Use of a Rapid Test of Pneumococcal Colonization Density to Diagnose Pneumococcal Pneumonia.
Clin Infect Dis. 2011 Dec 8;
Authors: Albrich WC, Madhi SA, Adrian PV, van Niekerk N, Mareletsi T, Cutland C, Wong M, Khoosal M, Karstaedt A, Zhao P, Deatly A, Sidhu M, Jansen KU, Klugman KP
Background.?There is major need for a more sensitive assay for the diagnosis of pneumococcal community-acquired pneumonia (CAP). We hypothesized that pneumococcal nasopharyngeal (NP) proliferation may lead to microaspiration followed by pneumonia. We therefore tested a quantitative lytA real-time polymerase chain reaction (rtPCR) on NP swab samples from patients with pneumonia and controls.Methods.?In the absence of a sensitive reference standard, a composite diagnostic standard for pneumococcal pneumonia was considered positive in South African human immunodeficiency virus (HIV)-infected adults hospitalized with radiographically confirmed CAP, if blood culture, induced good-quality sputum culture, Gram stain, or urinary Binax demonstrated pneumococci. Results of quantitative lytA rtPCR in NP swab samples were compared with quantitative colony counts in patients with CAP and 300 HIV-infected asymptomatic controls.Results.?Pneumococci were the leading pathogen identified in 76 of 280 patients with CAP (27.1%) using the composite diagnostic standard. NP colonization density measured by lytA rtPCR correlated with quantitative cultures (r = 0.67; P < .001). The mean lytA rtPCR copy number in patients with pneumococcal pneumonia was 6.0 log(10) copies/mL, compared with patients with CAP outside the composite standard (2.7 log(10) copies/mL; P < .001) and asymptomatic controls (0.8 log(10) copies/mL; P < .001). A lytA rtPCR density ?8000 copies/mL had a sensitivity of 82.2% and a specificity of 92.0% for distinguishing pneumococcal CAP from asymptomatic colonization. The proportion of CAP cases attributable to pneumococcus increased from 27.1% to 52.5% using that cutoff.Conclusions.?A rapid molecular assay of NP pneumococcal density performed on an easily available specimen may significantly increase pneumococcal pneumonia diagnoses in adults.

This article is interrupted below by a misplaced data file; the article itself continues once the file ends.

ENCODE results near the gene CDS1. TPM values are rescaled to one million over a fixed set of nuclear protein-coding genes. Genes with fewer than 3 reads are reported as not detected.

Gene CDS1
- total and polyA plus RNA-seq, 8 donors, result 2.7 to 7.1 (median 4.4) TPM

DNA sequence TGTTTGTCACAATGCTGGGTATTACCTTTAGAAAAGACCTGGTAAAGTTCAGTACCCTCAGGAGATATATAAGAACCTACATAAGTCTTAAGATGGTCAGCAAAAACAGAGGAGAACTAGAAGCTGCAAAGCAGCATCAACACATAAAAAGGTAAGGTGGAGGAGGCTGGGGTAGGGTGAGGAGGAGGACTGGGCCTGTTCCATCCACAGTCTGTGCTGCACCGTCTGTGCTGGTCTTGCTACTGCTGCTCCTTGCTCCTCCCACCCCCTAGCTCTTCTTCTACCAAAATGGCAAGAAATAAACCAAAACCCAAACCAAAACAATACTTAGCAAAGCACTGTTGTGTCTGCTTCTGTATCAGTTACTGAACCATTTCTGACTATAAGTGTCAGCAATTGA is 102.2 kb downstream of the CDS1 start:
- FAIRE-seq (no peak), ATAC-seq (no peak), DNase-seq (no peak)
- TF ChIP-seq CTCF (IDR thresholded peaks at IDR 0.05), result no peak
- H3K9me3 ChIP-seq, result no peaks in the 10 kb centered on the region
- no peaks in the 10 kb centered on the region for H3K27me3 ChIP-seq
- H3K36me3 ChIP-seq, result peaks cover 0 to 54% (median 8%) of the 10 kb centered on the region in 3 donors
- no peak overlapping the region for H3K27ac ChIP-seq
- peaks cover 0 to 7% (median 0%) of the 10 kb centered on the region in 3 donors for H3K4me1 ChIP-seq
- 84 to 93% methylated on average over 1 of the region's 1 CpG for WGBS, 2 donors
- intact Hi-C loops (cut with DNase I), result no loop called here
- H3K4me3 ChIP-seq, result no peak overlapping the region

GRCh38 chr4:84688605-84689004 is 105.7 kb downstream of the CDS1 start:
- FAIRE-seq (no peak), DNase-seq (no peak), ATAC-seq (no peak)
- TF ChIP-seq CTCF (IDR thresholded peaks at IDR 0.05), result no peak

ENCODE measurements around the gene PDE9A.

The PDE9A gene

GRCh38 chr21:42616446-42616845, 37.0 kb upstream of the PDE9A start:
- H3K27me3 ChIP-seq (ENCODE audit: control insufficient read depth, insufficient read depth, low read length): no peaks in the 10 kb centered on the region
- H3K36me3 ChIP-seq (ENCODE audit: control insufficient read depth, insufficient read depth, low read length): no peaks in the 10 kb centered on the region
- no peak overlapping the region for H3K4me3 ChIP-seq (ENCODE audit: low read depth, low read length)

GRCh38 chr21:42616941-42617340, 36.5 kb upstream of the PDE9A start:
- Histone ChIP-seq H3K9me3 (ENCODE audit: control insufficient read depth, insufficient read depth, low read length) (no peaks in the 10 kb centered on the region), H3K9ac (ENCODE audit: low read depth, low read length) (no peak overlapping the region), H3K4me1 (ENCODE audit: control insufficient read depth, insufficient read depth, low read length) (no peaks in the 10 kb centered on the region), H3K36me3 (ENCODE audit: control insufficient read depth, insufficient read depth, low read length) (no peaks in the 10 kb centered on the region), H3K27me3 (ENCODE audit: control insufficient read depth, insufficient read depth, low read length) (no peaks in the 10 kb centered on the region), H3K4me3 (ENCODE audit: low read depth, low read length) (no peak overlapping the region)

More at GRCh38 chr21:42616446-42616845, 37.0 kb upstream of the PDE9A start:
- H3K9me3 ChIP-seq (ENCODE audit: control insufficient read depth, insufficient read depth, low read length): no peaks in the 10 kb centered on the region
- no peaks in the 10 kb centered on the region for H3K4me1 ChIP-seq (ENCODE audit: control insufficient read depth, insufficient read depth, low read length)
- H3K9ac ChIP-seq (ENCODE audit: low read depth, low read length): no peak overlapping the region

PMID: 22156852 [PubMed - as supplied by publisher]